(KERO) — It was a deadly weekend for America. Officials reported at least 9 mass shootings across five states highlighting the issue of gun violence in the United States.
A significant portion of that bloodshed happened on the streets of Chicago. Police in the area say there were roughly 34 different shootings where 5 people died.
- In Cleveland, Ohio, seven people were shot at a graduation party.
- In Youngstown, Ohio three people were killed and three others were injured in a bar shooting.
- In Columbus, Ohio a 16-year-old was killed and 5 others injured Saturday night.
- In New Orleans, Louisiana, eight people were shot at a gathering.
- In Fort Wayne, Indiana, one person died and three were injured at an apartment complex.
- In Norfolk, Virginia, four people were injured.
- In Paterson, New Jersey five people were wounded at a large gathering.
- In Cumberland County, New Jersey two were killed, and 12 injured at a house party.
- In North Charleston, South Carolina a 14-year-old was killed, and 13 injured at an "unauthorized" concert.
- In San Angelo, Texas a 5-year-old boy was one of four people injured in a shooting at a sports complex.
- In Minneapolis, Minnesota one person was killed, and eight wounded.
With all these shootings happening, you might be wondering what constitutes a mass shooting?
The most accepted definition establishes a mass shooting as any incident that involves multiple victims of gun violence. "Victims" are both people who are killed and those who are injured by gunfire. Typically four people have been injured or killed for the incident to qualify as a mass shooting.
Variation in How Mass Shootings Are Defined
Although there is no official standard for the casualty threshold that distinguishes a mass shooting from other violent crimes involving a firearm, a common approach in the literature is to set a casualty threshold of four fatalities by firearm, excluding the offender or offenders (Fox and Levin, 1998; Duwe, Kovandzic, and Moody, 2002; Gius, 2015c; Krouse and Richardson, 2015; Fox and Fridel, 2016). Using this criterion helps reduce measurement error in identifying mass shootings because fatalities are captured in administrative data and are frequently included in media reports (Duwe, 2000).
However, this categorization is not without controversy. It does not capture incidents in which fewer than four victims were killed but additional victims were nonfatally injured, and it does not include multiple-victim homicides in which fewer than four fatalities resulted from gunshots but additional fatalities occurred by other means.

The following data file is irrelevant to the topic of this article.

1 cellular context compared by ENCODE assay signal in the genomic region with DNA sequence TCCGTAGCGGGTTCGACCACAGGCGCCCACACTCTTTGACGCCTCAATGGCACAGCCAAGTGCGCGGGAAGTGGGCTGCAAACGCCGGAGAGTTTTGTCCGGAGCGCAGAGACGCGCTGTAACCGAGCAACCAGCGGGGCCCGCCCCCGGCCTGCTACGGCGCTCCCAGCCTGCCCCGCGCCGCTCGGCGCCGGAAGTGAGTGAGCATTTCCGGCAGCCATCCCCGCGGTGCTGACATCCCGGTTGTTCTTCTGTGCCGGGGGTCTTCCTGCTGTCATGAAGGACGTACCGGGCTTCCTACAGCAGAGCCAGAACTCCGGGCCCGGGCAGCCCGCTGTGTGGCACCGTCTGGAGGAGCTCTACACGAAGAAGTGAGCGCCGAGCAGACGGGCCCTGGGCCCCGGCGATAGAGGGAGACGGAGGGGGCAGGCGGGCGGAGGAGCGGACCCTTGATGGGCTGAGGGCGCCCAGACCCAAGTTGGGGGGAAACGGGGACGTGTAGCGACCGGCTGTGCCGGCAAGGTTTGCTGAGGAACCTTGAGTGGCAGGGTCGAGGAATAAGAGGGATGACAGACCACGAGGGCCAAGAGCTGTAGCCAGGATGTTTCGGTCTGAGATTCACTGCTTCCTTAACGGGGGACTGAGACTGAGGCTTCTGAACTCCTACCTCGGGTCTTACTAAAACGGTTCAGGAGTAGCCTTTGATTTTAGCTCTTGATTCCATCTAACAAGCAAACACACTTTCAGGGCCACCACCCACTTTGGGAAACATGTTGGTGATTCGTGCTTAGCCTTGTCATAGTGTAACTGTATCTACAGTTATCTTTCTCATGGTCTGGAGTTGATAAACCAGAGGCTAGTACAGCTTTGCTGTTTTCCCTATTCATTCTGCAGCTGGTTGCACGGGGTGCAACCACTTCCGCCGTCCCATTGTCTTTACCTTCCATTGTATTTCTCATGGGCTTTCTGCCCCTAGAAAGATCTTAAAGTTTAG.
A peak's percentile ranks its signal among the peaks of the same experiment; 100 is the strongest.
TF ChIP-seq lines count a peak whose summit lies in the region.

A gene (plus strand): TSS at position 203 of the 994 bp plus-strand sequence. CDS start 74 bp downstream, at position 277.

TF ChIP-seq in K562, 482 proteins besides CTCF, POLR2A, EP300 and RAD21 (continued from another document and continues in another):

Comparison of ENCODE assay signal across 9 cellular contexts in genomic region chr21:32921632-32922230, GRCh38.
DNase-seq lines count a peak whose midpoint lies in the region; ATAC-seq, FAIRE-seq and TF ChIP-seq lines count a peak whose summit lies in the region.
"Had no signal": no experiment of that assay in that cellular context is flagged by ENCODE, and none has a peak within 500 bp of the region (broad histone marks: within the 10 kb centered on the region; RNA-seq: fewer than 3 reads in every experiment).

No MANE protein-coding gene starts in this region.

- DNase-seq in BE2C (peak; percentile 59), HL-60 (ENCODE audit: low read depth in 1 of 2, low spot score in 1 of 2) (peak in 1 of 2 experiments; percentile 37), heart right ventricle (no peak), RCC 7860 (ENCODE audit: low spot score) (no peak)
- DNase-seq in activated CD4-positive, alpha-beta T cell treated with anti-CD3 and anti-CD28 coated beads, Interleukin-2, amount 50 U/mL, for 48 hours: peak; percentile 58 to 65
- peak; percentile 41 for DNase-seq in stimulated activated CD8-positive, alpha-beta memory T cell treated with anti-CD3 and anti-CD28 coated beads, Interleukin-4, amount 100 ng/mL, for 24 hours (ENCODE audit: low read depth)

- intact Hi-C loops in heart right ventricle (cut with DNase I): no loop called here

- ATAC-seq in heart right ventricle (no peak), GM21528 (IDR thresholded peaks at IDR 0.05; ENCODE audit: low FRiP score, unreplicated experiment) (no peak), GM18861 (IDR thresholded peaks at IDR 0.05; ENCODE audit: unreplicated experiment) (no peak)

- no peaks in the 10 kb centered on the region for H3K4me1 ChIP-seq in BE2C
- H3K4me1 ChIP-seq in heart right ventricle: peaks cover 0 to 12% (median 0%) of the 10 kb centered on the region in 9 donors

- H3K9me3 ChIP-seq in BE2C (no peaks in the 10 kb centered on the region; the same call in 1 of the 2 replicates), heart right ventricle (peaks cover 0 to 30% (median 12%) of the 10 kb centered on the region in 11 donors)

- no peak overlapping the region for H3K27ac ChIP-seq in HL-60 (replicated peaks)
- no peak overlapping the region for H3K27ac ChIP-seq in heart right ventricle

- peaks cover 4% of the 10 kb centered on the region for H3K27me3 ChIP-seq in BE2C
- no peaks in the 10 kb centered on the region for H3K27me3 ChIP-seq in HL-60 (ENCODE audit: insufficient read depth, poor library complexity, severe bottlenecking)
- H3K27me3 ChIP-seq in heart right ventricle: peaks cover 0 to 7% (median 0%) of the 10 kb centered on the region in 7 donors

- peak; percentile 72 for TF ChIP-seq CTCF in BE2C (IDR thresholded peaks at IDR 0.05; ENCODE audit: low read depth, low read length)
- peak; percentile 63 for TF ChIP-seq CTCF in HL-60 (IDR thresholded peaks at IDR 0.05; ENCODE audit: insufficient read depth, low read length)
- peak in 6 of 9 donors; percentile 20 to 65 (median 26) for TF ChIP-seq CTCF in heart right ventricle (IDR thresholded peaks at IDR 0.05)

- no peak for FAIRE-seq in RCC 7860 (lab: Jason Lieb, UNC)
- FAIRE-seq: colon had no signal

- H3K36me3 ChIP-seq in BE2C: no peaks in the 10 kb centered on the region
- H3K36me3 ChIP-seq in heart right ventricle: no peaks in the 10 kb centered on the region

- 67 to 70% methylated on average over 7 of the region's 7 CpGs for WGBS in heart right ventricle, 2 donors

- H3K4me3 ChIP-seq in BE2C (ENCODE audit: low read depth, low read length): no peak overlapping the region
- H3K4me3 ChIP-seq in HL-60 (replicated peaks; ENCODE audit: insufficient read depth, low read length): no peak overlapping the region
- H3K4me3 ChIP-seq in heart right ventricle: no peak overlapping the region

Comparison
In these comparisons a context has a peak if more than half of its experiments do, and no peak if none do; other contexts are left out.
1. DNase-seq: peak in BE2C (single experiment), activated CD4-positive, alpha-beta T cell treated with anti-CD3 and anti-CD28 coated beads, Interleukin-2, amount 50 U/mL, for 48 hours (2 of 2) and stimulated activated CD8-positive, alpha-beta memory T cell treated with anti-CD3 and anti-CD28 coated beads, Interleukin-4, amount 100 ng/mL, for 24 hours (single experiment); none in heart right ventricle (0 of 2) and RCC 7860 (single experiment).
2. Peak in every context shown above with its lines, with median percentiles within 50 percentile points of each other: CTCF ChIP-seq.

Thus, many have chosen alternative definitions of casualty thresholds for mass shootings. For instance, Lott and Landes (2000) adopted the definition of two or more injured victims, Kleck (2016) used a six-victim casualty threshold, the Gun Violence Archive (undated-a) defined mass shooting as an incident in which four or more victims (excluding the shooter) are injured or killed, and the Mass Shooting Tracker (undated) set a criterion of four or more people injured or killed (including the shooter).
As noted above, the Gun Violence Archive, established in 2013 as "an independent research and data collection organization to provide comprehensive data for the national conversation regarding gun violence," also uses "a purely statistical threshold to define mass shooting based ONLY on the numeric value of 4 or more shot or killed, not including the shooter."
The Congressional Research Service and The Violence Project, which runs the Mass Shooter Database use a threshold of 4 FATALITIES: “a multiple homicide incident in which four or more victims are murdered with firearms—not including the offender(s)—within one event, and at least some of the murders occurred in a public location or locations in close geographical proximity (e.g., a workplace, school, restaurant, or other public settings), and the murders are not attributable to any other underlying criminal activity or commonplace circumstance (armed robbery, criminal competition, insurance fraud, argument, or romantic triangle).”
However, even the more accepted definitions of "mass shootings" are not without their controversy. Some argue that shootings that take place during the commission of another crime should not be considered.
"Because mass shootings that stem from domestic and gang violence are contextually distinct from high-fatality indiscriminate killings in public venues, some analysts have argued that they should be treated separately," explained a report from the Rand Corporation on Gun Policy in America.
The Justice Department is looking at legislation to help curb gun violence. U.S. Attorney General Merrick Garland announced two proposals Monday morning.
One bill clarifies restrictions on turning a pistol into a short-barreled rifle. This comes after similar guns were used in two mass shootings this year.
The second bill would allow family members, law enforcement, and others to petition the court to temporarily prevent a person from having access to firearms. This is commonly referred to as a "Red Flag" law.